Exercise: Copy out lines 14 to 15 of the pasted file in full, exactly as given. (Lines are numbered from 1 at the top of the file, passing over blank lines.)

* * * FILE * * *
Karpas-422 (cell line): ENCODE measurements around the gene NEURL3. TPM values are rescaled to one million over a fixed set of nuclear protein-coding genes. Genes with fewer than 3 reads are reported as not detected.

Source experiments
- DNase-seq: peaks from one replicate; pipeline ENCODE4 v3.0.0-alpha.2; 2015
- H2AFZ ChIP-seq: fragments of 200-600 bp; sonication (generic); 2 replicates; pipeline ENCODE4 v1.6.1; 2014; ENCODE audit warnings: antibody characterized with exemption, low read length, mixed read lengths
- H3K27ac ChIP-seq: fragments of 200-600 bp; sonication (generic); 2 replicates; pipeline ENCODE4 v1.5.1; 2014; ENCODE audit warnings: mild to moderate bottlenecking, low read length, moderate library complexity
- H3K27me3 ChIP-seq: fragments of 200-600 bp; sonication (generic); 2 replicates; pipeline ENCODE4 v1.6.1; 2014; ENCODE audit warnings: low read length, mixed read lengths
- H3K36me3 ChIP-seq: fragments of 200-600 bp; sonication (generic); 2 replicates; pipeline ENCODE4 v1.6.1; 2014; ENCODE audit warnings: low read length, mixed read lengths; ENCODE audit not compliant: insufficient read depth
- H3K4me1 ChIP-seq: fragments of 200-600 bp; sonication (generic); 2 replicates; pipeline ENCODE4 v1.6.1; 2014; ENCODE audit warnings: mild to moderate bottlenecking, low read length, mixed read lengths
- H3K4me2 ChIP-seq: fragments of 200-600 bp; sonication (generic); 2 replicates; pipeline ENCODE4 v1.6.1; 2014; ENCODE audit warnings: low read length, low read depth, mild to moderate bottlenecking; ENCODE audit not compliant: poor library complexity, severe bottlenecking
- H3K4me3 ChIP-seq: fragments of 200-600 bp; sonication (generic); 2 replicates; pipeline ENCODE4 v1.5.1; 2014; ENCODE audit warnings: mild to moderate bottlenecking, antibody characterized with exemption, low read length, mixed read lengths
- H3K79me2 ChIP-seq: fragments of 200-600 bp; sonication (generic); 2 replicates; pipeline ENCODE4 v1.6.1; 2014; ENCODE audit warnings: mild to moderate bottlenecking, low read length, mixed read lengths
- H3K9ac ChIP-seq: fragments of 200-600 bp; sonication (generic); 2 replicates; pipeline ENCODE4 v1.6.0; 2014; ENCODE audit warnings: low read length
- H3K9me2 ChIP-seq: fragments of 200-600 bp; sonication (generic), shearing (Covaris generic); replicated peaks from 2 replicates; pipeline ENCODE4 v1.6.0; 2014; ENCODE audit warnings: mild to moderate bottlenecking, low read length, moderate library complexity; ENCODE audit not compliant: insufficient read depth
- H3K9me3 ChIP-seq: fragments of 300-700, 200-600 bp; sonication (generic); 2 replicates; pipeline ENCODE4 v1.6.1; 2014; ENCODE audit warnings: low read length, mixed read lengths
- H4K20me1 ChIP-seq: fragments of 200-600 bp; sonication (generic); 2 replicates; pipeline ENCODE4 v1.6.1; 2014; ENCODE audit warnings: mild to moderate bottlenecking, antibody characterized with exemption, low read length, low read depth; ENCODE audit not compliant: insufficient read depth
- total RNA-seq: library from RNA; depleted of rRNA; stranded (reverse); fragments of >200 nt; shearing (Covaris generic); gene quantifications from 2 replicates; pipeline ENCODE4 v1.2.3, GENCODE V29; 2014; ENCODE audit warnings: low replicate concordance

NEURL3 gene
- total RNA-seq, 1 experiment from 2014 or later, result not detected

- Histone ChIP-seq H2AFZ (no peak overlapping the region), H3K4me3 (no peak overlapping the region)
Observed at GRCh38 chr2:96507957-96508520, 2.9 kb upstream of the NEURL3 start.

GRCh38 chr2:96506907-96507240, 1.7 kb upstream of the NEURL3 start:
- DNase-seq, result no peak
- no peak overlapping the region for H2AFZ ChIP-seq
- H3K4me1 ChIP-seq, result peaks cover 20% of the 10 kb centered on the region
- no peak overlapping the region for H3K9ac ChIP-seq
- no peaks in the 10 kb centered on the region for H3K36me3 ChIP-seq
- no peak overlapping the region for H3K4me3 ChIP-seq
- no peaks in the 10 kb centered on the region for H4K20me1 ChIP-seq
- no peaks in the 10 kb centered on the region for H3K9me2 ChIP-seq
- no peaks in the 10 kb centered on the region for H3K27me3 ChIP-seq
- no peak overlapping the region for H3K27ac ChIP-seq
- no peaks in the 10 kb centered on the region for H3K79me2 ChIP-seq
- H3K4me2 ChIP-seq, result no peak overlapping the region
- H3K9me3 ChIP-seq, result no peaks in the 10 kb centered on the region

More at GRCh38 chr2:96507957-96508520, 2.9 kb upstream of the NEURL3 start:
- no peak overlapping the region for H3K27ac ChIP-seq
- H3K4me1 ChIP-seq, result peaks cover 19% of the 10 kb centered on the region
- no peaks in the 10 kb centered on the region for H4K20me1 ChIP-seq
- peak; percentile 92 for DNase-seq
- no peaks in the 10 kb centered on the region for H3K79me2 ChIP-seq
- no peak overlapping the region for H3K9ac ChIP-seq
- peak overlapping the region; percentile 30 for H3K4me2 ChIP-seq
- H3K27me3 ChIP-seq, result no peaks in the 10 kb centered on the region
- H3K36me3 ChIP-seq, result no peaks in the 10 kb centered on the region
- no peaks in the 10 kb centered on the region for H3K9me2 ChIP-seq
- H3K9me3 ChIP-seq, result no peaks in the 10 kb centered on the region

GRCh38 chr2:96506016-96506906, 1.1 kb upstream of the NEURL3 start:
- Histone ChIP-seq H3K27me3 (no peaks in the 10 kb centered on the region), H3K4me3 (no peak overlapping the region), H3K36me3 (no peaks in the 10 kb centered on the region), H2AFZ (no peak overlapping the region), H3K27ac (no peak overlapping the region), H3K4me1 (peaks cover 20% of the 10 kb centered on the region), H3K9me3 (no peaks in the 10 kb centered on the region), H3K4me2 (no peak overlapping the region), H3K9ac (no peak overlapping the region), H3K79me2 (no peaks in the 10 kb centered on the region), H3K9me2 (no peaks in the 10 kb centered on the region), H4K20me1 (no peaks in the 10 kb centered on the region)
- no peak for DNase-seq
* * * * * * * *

- H3K9me3 ChIP-seq: fragments of 300-700, 200-600 bp; sonication (generic); 2 replicates; pipeline ENCODE4 v1.6.1; 2014; ENCODE audit warnings: low read length, mixed read lengths
- H4K20me1 ChIP-seq: fragments of 200-600 bp; sonication (generic); 2 replicates; pipeline ENCODE4 v1.6.1; 2014; ENCODE audit warnings: mild to moderate bottlenecking, antibody characterized with exemption, low read length, low read depth; ENCODE audit not compliant: insufficient read depth